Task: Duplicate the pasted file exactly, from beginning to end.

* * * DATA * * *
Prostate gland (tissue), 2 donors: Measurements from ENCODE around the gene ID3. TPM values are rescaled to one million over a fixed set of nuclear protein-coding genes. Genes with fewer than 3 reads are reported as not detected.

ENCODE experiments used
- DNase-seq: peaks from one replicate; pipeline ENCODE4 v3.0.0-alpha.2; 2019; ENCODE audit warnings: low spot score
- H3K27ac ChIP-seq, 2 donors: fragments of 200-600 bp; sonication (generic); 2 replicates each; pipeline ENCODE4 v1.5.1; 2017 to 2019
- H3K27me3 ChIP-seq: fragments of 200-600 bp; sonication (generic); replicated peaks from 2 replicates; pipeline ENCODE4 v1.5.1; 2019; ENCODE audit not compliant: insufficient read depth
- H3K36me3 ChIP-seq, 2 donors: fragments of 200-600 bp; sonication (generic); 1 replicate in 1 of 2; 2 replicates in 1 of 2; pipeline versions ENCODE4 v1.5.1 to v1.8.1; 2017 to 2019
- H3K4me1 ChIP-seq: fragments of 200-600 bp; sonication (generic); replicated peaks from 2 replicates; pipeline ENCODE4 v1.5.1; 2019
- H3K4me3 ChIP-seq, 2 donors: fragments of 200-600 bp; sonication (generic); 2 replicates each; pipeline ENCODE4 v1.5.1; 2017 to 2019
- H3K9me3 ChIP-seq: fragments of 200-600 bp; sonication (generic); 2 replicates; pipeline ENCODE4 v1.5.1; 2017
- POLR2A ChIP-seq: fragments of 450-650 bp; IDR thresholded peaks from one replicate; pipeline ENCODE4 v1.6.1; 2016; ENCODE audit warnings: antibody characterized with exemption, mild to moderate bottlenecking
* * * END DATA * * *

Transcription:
Prostate gland (tissue), 2 donors: Measurements from ENCODE around the gene ID3. TPM values are rescaled to one million over a fixed set of nuclear protein-coding genes. Genes with fewer than 3 reads are reported as not detected.

ENCODE experiments used
- DNase-seq: peaks from one replicate; pipeline ENCODE4 v3.0.0-alpha.2; 2019; ENCODE audit warnings: low spot score
- H3K27ac ChIP-seq, 2 donors: fragments of 200-600 bp; sonication (generic); 2 replicates each; pipeline ENCODE4 v1.5.1; 2017 to 2019
- H3K27me3 ChIP-seq: fragments of 200-600 bp; sonication (generic); replicated peaks from 2 replicates; pipeline ENCODE4 v1.5.1; 2019; ENCODE audit not compliant: insufficient read depth
- H3K36me3 ChIP-seq, 2 donors: fragments of 200-600 bp; sonication (generic); 1 replicate in 1 of 2; 2 replicates in 1 of 2; pipeline versions ENCODE4 v1.5.1 to v1.8.1; 2017 to 2019
- H3K4me1 ChIP-seq: fragments of 200-600 bp; sonication (generic); replicated peaks from 2 replicates; pipeline ENCODE4 v1.5.1; 2019
- H3K4me3 ChIP-seq, 2 donors: fragments of 200-600 bp; sonication (generic); 2 replicates each; pipeline ENCODE4 v1.5.1; 2017 to 2019
- H3K9me3 ChIP-seq: fragments of 200-600 bp; sonication (generic); 2 replicates; pipeline ENCODE4 v1.5.1; 2017
- POLR2A ChIP-seq: fragments of 450-650 bp; IDR thresholded peaks from one replicate; pipeline ENCODE4 v1.6.1; 2016; ENCODE audit warnings: antibody characterized with exemption, mild to moderate bottlenecking